28 February 1997


Simon Pallett

(Dreweatt Neate, Newbury)

EVERYONE has heard of the pig cycle, but just as evident is a straw cycle, says Simon Pallett of Dreweatt Neate.

On offer at next weeks (Mar 6) forage auction at Newbury is almost 4000t of forage, nearly twice the usual amount. It was a similar story in January, when 6000t was catalogued.

"Large areas of straw were baled last summer," says Mr Pallett. "It was the result of the high prices in the previous year when at a yield of, say, 2.5t/ha (1t/acre), barley straw was adding £125/ha (£50/acre) to the gross margin.

"The large acreage baled last summer, together with high yields, left barns full. Before long outside stacks began appearing, particularly of wheat straw."

Then came the BSE crisis. Farmers have bought on a hand-to-mouth basis; dealers have been less bullish. Much of the winter is over and large quantities remain unused.

Such factors will discourage farmers from baling this year, says Mr Pallett. "Higher fertiliser prices may also encourage them to chop and incorporate, helping to reduce input requirements.

"If people cant get the price they want, they will save it and chop behind the combine this summer."

And if yields are disappointing, we could soon be back in a shortage situation, he says. But those left with straw stacked outside are in a difficult position. "With the exception of the small amount useful for mushroom composting, most is unsaleable. For this reason we have not included any such entries in the March auction."

Despite the straw cycle, there should always be some profit for farmers making small bales of good-quality barley straw.

"And the discount associated with big bales has become less marked as more farmers are able to handle them. Square ones remain far more popular than round ones, as they are easier to stack and move."

Overall this season, barley straw in small bales has been steady at about £35 to £40/t (£25 in big bales), says Mr Pallett. Wheat and oat straw has been changing hands for about £10/t less.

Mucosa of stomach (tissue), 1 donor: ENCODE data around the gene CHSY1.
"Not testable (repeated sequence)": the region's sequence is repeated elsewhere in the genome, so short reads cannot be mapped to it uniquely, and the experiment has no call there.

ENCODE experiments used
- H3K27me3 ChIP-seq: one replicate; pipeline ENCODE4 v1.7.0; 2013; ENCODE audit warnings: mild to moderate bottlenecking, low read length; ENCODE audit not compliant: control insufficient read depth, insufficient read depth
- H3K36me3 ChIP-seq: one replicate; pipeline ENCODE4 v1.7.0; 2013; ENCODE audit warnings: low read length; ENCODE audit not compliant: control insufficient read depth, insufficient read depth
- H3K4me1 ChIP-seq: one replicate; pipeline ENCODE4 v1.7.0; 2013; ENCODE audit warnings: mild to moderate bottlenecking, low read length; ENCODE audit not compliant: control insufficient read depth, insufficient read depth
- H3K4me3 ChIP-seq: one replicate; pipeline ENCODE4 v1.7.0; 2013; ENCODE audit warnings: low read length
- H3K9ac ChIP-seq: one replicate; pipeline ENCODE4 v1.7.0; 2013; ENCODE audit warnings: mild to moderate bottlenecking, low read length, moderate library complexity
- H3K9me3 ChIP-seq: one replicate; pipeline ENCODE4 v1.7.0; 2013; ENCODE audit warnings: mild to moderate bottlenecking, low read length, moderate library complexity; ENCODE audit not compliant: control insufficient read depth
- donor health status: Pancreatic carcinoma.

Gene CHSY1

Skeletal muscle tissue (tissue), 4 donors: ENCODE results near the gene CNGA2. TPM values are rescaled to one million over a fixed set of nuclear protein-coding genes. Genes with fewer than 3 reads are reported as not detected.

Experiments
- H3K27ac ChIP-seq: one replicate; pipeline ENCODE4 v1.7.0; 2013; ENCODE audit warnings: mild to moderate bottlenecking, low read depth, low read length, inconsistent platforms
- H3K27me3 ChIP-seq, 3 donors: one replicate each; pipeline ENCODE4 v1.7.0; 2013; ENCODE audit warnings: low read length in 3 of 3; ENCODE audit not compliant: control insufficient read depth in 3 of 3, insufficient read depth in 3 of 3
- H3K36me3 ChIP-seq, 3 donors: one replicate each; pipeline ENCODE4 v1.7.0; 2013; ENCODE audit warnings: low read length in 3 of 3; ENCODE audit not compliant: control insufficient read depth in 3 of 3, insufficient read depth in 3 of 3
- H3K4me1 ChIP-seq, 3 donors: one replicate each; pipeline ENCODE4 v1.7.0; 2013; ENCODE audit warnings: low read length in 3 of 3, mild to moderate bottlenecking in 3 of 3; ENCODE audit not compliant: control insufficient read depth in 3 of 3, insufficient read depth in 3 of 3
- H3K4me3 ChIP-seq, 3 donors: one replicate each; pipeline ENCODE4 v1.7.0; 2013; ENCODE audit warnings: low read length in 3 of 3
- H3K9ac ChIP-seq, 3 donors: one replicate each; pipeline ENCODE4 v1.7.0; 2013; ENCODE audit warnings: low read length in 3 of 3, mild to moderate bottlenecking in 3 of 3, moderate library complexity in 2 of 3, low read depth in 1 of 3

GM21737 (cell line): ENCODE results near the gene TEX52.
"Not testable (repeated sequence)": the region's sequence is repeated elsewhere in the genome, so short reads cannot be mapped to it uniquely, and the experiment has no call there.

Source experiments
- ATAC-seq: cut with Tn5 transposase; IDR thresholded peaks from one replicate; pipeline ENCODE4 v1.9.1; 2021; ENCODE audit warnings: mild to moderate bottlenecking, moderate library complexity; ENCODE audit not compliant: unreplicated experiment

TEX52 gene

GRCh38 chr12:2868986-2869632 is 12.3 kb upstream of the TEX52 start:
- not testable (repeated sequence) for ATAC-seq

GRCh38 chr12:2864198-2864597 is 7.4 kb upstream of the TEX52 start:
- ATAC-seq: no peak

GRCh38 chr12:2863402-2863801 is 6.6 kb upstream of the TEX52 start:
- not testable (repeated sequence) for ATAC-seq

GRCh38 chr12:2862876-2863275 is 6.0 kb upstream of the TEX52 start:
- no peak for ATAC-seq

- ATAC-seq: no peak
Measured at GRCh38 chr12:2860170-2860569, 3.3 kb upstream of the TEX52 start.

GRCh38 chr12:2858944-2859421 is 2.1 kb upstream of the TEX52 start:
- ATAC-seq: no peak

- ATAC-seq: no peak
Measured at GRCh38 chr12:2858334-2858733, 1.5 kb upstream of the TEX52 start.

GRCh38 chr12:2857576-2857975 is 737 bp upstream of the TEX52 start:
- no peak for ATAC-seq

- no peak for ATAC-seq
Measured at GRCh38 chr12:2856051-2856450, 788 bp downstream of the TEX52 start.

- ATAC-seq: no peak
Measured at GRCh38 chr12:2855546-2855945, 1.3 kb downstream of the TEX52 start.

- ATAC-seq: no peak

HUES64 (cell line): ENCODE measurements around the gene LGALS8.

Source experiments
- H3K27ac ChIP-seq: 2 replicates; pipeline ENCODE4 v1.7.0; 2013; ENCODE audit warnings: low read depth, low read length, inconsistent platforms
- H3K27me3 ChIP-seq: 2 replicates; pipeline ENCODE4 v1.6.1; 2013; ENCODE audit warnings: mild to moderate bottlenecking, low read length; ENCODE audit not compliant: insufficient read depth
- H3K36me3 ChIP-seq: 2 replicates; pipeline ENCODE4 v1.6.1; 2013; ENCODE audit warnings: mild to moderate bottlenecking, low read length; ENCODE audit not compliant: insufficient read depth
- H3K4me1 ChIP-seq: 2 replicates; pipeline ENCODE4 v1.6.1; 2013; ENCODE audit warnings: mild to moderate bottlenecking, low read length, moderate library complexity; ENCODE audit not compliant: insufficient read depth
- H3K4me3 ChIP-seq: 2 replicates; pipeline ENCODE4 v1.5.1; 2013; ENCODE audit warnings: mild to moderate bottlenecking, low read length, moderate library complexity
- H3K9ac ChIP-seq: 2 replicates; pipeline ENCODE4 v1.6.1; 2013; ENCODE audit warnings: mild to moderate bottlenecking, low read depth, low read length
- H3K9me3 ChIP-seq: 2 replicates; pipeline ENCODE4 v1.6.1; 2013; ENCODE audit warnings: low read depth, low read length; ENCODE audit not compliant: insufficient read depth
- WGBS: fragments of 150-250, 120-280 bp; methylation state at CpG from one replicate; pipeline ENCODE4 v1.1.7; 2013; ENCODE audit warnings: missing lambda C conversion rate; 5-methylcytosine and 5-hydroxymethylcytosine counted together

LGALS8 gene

Hay, meanwhile, has been about £100 for farm use, with horse feed samples making over £120/t.

Horse owners are an important feature at the Newbury sale. They take bedding straw, too, preferring long samples, avoiding that which has passed through an axial flow combine.

"Most forage is headed for Wales and the West Country. Samples located on the west side of the Berks/Oxon/Hants/Wilts counties from where the entries come, typically make the highest values, therefore.

"It might cost £15/t to take hay to Cornwall. There is the time element, too. People want to drive to the farm, load it and get home in a day. Overnight stops add time and cost."

With cattle in such areas possibly housed until late April, the weather – and expectations about it – are now crucial to the prices for the rest of this season, says Mr Pallett. Overall, he reckons prices at the coming auction will be similar, or slightly down, on the January offering.

"People certainly wont be buying speculatively. Farmers will be buying forage to use it fairly soon, and dealers will be filling orders."

Of the 70-plus people expected to attend the auction, a handful will be vendors. Paying between 5% and 10% as commission to sell it, they will be keeping their fingers crossed, keen to see it make a good price.n

Simon Pallett: Outside straw stacks are virtually unsaleable.

The next question is how much will farmers bale this summer.

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